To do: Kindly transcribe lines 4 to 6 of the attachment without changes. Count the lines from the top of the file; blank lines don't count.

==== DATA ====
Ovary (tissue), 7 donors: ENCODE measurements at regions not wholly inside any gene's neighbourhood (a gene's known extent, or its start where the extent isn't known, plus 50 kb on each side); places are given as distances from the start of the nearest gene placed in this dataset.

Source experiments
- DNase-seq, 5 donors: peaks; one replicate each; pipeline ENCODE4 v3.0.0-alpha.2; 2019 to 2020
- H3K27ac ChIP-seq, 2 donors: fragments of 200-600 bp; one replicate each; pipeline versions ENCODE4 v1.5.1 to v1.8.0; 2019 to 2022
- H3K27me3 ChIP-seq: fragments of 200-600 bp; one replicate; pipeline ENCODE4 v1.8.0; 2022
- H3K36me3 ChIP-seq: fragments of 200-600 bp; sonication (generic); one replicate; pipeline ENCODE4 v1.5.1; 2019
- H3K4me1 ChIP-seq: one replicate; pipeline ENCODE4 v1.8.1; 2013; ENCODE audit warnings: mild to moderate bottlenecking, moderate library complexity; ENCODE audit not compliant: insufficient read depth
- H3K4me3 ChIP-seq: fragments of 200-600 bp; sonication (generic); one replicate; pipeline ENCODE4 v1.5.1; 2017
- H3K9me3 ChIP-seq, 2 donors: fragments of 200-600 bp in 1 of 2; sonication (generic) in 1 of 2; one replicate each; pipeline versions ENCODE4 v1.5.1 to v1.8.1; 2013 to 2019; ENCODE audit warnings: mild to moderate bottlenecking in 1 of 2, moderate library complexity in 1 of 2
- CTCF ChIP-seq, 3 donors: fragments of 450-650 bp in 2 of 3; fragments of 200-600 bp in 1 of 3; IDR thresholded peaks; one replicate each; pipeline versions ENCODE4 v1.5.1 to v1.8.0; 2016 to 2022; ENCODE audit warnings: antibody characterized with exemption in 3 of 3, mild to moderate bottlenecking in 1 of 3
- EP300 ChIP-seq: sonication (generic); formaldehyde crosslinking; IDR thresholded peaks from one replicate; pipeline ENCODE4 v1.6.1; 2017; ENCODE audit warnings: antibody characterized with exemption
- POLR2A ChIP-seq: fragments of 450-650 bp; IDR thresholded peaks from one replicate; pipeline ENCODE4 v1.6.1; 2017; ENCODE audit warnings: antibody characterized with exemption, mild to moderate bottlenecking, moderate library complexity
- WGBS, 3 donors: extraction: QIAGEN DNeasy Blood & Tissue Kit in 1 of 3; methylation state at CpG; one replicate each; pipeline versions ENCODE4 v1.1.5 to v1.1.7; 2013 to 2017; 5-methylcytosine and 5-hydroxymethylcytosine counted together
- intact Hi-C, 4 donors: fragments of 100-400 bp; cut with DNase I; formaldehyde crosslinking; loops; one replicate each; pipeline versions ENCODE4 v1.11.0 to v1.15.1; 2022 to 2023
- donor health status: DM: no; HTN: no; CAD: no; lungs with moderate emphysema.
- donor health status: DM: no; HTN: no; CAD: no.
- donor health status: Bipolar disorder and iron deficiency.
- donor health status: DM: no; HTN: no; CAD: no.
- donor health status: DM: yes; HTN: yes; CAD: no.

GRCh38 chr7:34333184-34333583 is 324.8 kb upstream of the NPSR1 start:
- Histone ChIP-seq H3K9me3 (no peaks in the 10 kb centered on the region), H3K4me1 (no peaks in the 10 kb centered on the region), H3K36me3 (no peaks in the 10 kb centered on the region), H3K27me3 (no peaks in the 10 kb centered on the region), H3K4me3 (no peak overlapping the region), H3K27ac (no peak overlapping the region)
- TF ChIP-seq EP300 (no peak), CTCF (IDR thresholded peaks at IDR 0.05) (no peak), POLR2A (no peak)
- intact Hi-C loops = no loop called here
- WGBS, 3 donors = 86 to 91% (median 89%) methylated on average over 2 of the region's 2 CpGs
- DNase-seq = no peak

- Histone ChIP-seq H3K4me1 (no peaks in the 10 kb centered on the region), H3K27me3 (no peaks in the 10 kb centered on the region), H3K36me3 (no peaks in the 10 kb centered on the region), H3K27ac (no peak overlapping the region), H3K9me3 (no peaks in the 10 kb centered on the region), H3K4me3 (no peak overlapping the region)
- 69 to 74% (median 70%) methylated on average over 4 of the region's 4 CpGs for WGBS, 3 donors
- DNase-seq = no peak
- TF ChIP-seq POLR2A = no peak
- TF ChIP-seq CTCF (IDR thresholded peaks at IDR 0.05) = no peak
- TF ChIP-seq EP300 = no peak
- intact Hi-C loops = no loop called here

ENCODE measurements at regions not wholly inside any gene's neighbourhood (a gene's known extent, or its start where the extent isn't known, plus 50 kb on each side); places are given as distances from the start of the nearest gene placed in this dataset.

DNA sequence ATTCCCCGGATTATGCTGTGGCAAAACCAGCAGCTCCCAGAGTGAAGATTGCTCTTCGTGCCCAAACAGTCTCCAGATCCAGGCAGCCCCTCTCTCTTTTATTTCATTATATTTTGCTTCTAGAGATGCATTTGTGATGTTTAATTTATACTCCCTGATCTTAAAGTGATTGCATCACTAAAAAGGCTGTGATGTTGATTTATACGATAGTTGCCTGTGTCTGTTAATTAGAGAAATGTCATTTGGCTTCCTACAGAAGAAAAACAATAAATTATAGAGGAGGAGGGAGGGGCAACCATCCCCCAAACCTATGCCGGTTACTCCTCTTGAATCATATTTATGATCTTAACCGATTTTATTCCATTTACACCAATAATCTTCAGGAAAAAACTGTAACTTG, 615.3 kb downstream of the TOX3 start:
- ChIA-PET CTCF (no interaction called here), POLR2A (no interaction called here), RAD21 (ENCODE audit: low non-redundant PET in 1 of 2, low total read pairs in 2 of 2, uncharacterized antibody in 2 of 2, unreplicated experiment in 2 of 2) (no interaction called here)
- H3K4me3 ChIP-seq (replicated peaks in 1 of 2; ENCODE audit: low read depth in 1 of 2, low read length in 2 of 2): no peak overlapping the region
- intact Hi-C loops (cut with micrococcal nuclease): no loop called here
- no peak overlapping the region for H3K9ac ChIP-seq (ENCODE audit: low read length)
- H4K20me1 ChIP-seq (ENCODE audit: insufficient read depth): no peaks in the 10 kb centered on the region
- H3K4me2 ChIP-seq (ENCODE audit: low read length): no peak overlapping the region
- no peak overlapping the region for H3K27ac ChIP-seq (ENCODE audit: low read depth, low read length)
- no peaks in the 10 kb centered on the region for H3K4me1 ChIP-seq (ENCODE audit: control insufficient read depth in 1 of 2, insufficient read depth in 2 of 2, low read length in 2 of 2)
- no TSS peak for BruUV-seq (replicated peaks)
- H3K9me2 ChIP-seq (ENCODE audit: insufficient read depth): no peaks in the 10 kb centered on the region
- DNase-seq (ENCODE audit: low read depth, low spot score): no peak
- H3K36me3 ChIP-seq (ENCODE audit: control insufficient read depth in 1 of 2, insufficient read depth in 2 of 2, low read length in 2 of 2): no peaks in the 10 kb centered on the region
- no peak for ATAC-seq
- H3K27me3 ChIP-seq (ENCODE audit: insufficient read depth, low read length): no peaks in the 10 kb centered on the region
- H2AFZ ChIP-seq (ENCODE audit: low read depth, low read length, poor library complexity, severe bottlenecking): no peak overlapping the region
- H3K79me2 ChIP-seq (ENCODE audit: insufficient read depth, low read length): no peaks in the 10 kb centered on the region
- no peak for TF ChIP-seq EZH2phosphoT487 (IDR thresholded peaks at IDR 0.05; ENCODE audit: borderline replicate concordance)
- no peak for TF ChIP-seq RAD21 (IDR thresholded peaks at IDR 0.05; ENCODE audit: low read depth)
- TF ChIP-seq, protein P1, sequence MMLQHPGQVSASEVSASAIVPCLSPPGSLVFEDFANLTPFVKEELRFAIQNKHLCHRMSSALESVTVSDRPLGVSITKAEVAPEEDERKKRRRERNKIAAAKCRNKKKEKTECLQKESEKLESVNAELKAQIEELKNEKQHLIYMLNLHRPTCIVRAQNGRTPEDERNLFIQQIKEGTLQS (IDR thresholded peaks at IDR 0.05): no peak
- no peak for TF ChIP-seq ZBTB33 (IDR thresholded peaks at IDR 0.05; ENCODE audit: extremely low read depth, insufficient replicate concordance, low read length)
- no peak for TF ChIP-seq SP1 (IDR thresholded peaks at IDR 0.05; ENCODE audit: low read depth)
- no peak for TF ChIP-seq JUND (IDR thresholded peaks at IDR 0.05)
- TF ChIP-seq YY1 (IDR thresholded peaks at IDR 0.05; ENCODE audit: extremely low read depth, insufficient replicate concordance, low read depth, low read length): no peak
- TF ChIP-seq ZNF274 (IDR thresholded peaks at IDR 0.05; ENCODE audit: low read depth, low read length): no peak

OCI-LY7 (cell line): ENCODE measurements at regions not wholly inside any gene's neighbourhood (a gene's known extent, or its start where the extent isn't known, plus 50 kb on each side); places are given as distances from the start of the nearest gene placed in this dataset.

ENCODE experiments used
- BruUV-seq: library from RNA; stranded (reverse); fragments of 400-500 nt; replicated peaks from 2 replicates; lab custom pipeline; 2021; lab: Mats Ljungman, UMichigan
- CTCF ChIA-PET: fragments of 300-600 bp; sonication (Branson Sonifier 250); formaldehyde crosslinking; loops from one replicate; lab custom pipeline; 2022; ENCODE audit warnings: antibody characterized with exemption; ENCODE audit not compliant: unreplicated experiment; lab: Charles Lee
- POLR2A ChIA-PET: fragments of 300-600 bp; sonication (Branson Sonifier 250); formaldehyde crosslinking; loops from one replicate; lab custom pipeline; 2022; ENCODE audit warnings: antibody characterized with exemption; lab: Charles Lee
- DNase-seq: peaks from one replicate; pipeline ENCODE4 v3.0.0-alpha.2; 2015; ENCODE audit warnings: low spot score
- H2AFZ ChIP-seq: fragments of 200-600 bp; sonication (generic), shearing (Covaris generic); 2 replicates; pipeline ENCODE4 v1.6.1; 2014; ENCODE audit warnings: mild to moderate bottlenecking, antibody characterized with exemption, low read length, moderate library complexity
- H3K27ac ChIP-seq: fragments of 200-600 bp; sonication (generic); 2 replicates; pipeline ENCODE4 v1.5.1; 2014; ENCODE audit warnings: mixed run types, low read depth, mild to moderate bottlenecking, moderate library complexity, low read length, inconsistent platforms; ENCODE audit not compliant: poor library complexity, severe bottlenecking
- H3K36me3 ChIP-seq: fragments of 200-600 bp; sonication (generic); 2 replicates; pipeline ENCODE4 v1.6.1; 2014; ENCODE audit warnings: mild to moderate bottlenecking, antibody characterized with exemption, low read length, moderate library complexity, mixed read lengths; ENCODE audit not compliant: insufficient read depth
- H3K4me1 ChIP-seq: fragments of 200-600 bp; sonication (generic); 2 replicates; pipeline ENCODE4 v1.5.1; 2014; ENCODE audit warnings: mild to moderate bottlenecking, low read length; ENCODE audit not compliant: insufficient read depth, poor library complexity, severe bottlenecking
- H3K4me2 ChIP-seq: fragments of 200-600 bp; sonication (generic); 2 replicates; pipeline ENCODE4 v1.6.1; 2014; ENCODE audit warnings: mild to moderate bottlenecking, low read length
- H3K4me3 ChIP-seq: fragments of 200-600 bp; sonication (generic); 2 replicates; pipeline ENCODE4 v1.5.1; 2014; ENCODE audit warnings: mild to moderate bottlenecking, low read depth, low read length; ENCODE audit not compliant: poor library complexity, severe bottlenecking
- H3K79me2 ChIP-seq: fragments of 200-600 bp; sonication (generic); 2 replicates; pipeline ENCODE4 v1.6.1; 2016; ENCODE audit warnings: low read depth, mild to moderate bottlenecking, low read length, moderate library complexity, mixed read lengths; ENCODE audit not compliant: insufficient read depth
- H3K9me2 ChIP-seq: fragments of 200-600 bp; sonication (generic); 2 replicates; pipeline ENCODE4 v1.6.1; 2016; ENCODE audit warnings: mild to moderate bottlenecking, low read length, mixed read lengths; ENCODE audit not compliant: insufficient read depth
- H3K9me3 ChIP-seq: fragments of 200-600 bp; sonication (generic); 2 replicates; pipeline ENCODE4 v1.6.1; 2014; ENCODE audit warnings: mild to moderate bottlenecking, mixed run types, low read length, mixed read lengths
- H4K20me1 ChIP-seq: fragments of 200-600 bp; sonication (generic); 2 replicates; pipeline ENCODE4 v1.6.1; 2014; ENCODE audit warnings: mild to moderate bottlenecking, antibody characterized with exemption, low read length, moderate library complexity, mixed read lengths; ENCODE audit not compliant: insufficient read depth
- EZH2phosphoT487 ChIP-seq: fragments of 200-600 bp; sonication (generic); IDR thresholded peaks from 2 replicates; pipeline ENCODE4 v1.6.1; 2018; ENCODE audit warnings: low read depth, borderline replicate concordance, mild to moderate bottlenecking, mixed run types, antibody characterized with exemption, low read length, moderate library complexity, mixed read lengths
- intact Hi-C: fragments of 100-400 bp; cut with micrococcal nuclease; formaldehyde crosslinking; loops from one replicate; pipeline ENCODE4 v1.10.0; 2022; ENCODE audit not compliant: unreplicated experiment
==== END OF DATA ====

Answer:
- H3K27ac ChIP-seq, 2 donors: fragments of 200-600 bp; one replicate each; pipeline versions ENCODE4 v1.5.1 to v1.8.0; 2019 to 2022
- H3K27me3 ChIP-seq: fragments of 200-600 bp; one replicate; pipeline ENCODE4 v1.8.0; 2022
- H3K36me3 ChIP-seq: fragments of 200-600 bp; sonication (generic); one replicate; pipeline ENCODE4 v1.5.1; 2019